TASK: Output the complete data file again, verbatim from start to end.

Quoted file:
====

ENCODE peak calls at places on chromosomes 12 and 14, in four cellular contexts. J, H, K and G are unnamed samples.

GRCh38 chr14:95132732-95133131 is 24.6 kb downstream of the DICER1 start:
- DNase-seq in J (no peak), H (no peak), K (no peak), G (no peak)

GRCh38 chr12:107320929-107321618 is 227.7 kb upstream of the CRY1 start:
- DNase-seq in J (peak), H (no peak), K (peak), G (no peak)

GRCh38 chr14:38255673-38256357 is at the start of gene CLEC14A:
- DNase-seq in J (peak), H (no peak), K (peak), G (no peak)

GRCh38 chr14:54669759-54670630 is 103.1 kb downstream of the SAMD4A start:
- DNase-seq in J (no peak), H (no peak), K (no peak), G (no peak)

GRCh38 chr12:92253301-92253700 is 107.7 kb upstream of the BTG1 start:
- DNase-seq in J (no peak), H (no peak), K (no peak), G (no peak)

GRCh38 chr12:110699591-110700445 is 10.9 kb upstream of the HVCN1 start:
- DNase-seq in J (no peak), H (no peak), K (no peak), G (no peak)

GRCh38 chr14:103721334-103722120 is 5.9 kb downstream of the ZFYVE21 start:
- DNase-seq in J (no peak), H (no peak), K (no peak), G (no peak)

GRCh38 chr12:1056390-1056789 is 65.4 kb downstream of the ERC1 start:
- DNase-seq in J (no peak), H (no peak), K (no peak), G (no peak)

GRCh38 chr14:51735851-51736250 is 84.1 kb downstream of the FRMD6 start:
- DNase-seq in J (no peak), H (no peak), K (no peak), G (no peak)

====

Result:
ENCODE peak calls at places on chromosomes 12 and 14, in four cellular contexts. J, H, K and G are unnamed samples.

GRCh38 chr14:95132732-95133131 is 24.6 kb downstream of the DICER1 start:
- DNase-seq in J (no peak), H (no peak), K (no peak), G (no peak)

GRCh38 chr12:107320929-107321618 is 227.7 kb upstream of the CRY1 start:
- DNase-seq in J (peak), H (no peak), K (peak), G (no peak)

GRCh38 chr14:38255673-38256357 is at the start of gene CLEC14A:
- DNase-seq in J (peak), H (no peak), K (peak), G (no peak)

GRCh38 chr14:54669759-54670630 is 103.1 kb downstream of the SAMD4A start:
- DNase-seq in J (no peak), H (no peak), K (no peak), G (no peak)

GRCh38 chr12:92253301-92253700 is 107.7 kb upstream of the BTG1 start:
- DNase-seq in J (no peak), H (no peak), K (no peak), G (no peak)

GRCh38 chr12:110699591-110700445 is 10.9 kb upstream of the HVCN1 start:
- DNase-seq in J (no peak), H (no peak), K (no peak), G (no peak)

GRCh38 chr14:103721334-103722120 is 5.9 kb downstream of the ZFYVE21 start:
- DNase-seq in J (no peak), H (no peak), K (no peak), G (no peak)

GRCh38 chr12:1056390-1056789 is 65.4 kb downstream of the ERC1 start:
- DNase-seq in J (no peak), H (no peak), K (no peak), G (no peak)

GRCh38 chr14:51735851-51736250 is 84.1 kb downstream of the FRMD6 start:
- DNase-seq in J (no peak), H (no peak), K (no peak), G (no peak)